The Internet is becoming a feeder line in the TV production conduit. Two Web start-ups, AntEye and Eveo, are looking to spawn pilot shows by collecting short-form videos by novice directors, exhibiting them online and mining them for TV gems in the rough.
Over the next year, AntEye plans to fund 32 pilots at $100,000 apiece and two feature-length digital films for $250,000 each, according to CEO Matti Leshem. In its first wave, AntEye this week is sending engineers in vans equipped as mobile digital studios to cruise college campuses and other likely locales in Austin, Texas; Atlanta; Kansas City, Kan.; Madison, Wis.; Seattle; and Toronto.
That' s intended to help encourage video submissions in each market, with one winner selected from each to receive AntEye backing for either a pilot effort or a digital movie. The company is staging an event in Seattle to announce the winners on April 15; participants in the six cities will be linked by satellite. "You've got to go to where the people are and get real traction," says Leshem, whose most recent media project was programming USA Broadcasting' s WAMI-TV Miami.
In its second year, Leshem says, Anteye will fund 40 TV plots and four feature-length projects.
"There's a whole new form, which is short-form, and long-form ideas can come out of it," he says, adding that he intends to accept any kind of video content five to 20 minutes long, "as long as it's not illegal."
It's an ultimately egalitarian approach, with winners winnowed out according to which videos draw the most action on the AntEye site (www.anteye.com). Leshem expects comedy, reality-based videos and extreme sports to be the most watched. AntEye will establish a 50/50 partnership with the creators of the concepts it successfully floats to cable or broadcast networks.
He sees a likely market among cable programmers and says a major studio has already expressed interest in co-locating the best of AntEye's video submissions on its own Web site.
Although he expects 85% of the submissions to be "crap," he' s banking on the remaining 15% to yield something that will spark the interest of TV programmers "dying for someone to walk through the door with something unique."
Leshem expects AntEye to start production on pilots next fall.
Eveo' s approach is similar, but without the pilot funding. It has been soliciting short-form videos for its site (www.eveo.com) since January and plans to offer would-be directors 55% of any profit on any content that it licenses and, in turn, sells to television outlets, according to founder and CEO Olivier Zitoun.
"There' s the possibility to turn one of these short videos into a series or a feature film," he says.
Eveo is already talking to HBO, Showtime, NBC and FOX about use of its short-form content for interstitials. More immediately, it will syndicate its content to @Home and Road Runner, according to Zitoun.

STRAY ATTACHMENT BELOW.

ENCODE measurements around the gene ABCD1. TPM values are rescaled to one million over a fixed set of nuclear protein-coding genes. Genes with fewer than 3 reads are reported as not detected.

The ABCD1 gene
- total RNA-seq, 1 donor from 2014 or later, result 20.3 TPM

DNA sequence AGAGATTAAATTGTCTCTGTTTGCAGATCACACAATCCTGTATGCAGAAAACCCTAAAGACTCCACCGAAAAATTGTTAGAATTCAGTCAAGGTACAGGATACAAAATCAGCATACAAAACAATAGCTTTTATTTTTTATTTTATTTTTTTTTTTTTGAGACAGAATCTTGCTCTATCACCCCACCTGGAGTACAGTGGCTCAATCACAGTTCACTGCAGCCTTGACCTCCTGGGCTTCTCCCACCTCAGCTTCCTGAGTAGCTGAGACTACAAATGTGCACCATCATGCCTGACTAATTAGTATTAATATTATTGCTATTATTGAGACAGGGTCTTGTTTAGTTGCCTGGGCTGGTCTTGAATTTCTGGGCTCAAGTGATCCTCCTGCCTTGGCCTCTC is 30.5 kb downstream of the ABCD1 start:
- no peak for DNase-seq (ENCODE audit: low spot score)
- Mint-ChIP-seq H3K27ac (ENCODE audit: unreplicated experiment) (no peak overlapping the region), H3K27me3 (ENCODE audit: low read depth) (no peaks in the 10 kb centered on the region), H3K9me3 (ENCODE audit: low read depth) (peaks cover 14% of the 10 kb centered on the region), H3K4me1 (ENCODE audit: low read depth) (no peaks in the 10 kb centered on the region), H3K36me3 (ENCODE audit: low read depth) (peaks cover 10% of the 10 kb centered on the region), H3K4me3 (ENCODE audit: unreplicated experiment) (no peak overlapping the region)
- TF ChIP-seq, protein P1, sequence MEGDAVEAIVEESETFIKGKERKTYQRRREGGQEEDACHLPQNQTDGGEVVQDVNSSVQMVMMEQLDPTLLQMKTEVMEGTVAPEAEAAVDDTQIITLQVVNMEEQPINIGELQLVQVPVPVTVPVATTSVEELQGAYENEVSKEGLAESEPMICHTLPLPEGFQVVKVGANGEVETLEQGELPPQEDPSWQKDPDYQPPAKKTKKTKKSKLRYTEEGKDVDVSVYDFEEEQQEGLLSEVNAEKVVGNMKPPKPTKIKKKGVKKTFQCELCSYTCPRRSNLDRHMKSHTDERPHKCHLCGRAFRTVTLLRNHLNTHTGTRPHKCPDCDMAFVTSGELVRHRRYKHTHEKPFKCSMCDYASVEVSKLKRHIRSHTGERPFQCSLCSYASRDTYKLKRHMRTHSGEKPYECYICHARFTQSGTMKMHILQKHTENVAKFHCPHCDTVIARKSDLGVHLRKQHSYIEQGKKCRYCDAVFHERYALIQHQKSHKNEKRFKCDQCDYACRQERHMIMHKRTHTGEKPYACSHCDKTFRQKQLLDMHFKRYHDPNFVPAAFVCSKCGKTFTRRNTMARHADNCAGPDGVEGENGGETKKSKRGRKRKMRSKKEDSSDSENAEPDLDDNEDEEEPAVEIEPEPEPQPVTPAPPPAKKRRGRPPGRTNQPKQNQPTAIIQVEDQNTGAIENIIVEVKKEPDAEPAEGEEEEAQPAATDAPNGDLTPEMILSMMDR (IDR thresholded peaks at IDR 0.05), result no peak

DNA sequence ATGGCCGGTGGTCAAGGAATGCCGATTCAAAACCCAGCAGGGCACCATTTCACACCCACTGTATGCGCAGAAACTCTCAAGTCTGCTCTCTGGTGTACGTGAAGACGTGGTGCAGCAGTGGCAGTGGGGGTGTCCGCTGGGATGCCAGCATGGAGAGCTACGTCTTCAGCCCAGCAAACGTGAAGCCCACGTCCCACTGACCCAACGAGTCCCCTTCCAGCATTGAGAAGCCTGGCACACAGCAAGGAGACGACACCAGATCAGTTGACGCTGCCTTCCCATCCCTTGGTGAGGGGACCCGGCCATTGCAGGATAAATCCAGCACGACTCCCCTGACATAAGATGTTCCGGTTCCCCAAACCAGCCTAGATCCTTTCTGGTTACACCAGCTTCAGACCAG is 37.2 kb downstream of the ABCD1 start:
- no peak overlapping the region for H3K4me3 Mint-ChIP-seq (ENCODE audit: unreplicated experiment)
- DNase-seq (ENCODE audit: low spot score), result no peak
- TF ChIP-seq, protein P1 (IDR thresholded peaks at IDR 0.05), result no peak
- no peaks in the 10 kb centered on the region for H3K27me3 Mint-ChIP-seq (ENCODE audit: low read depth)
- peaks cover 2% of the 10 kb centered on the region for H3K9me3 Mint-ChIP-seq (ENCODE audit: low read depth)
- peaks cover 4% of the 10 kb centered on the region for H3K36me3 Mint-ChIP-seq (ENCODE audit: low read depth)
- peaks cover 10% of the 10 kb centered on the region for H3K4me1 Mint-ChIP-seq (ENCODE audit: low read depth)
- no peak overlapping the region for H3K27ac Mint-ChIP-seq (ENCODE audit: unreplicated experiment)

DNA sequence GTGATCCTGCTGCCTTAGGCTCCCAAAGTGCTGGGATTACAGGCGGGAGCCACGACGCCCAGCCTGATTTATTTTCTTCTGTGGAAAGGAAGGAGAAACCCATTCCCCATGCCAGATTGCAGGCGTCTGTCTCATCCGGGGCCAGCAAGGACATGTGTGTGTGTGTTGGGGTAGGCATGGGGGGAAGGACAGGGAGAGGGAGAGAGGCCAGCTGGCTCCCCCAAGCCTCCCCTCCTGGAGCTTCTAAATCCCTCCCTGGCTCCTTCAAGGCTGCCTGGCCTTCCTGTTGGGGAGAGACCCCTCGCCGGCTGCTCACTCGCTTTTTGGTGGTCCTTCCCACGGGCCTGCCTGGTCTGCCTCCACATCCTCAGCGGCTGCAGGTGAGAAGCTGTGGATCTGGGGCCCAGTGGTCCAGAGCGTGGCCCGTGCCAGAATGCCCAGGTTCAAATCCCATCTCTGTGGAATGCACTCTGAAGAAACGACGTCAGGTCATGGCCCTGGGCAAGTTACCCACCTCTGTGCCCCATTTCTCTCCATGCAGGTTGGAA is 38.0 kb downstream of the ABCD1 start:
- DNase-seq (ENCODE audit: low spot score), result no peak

Its site launches this week with 500 videos in such categories as adventure, extreme sports, travel and documentary. Creators will be paid a five-cent royalty for each click on their content. The content that attracts the most hits will be put on other sites as well. "We see a very simple model to syndicate to other portals or more vertical sites," says Zitoun.
But the ultimate goal, as in AntEye's model, is to push this fresh-form video into the TV production pipeline.
It' s a strategy that' s already being explored by independent-film sites, most notably AtomFilms, which licenses rights to the films it aggregates on its site for offline after-markets. AtomFilms has already sold some video content to HBO for interstitial airing on The Movie Channel.
Gary Arlen, principal analyst for Bethesda, Md.-based Arlen Communications, believes Web programmers can play a role in the TV production picture.
He believes the concept of gauging audience reaction to short-form content online could assume an increasingly significant place in future television formats. "I do think there' s an opportunity," he says. "It does occupy a particular niche. But then, I don't know that the next generation of viewers is ready to watch 30-minute or 60-minute shows as we have for the past 50 years."
AntEye may take the strategy to another level, with plans to eventually establish its own production studio, according to Leshem. "It's Internet speed," he says. "It's a different way of programming."
Eveo has no such ambitious plans. But it does plan to make video software available on its site, along with tutorials on video production, according to Zitoun. He says the company also will create an e-commerce component for sales of video production equipment, including digital cameras.
Both AntEye and Eveo are privately funded. Leshem declines to elaborate on his company's financing. Eveo is in its second round of financing, aiming to raise $10 million to $15 million.